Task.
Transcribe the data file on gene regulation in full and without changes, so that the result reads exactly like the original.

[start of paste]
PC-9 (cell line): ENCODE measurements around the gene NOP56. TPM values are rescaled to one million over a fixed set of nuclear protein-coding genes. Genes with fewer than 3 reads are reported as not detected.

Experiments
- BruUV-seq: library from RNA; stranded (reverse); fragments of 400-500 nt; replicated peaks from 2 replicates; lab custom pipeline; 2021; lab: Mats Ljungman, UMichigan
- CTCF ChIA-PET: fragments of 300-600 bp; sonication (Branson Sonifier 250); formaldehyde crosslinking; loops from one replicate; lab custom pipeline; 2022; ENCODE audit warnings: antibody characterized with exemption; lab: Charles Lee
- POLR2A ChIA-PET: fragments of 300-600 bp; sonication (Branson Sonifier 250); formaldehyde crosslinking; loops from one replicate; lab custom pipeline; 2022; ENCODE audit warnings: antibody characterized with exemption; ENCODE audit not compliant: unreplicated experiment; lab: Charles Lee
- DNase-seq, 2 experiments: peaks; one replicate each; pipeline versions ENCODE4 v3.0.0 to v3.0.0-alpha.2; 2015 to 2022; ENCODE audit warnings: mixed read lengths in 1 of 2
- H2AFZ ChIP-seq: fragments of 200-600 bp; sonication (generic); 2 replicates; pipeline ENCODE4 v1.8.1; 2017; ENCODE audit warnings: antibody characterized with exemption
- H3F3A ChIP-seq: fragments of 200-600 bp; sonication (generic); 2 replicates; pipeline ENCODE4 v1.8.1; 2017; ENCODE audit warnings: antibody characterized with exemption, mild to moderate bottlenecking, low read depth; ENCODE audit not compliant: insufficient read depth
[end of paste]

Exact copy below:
PC-9 (cell line): ENCODE measurements around the gene NOP56. TPM values are rescaled to one million over a fixed set of nuclear protein-coding genes. Genes with fewer than 3 reads are reported as not detected.

Experiments
- BruUV-seq: library from RNA; stranded (reverse); fragments of 400-500 nt; replicated peaks from 2 replicates; lab custom pipeline; 2021; lab: Mats Ljungman, UMichigan
- CTCF ChIA-PET: fragments of 300-600 bp; sonication (Branson Sonifier 250); formaldehyde crosslinking; loops from one replicate; lab custom pipeline; 2022; ENCODE audit warnings: antibody characterized with exemption; lab: Charles Lee
- POLR2A ChIA-PET: fragments of 300-600 bp; sonication (Branson Sonifier 250); formaldehyde crosslinking; loops from one replicate; lab custom pipeline; 2022; ENCODE audit warnings: antibody characterized with exemption; ENCODE audit not compliant: unreplicated experiment; lab: Charles Lee
- DNase-seq, 2 experiments: peaks; one replicate each; pipeline versions ENCODE4 v3.0.0 to v3.0.0-alpha.2; 2015 to 2022; ENCODE audit warnings: mixed read lengths in 1 of 2
- H2AFZ ChIP-seq: fragments of 200-600 bp; sonication (generic); 2 replicates; pipeline ENCODE4 v1.8.1; 2017; ENCODE audit warnings: antibody characterized with exemption
- H3F3A ChIP-seq: fragments of 200-600 bp; sonication (generic); 2 replicates; pipeline ENCODE4 v1.8.1; 2017; ENCODE audit warnings: antibody characterized with exemption, mild to moderate bottlenecking, low read depth; ENCODE audit not compliant: insufficient read depth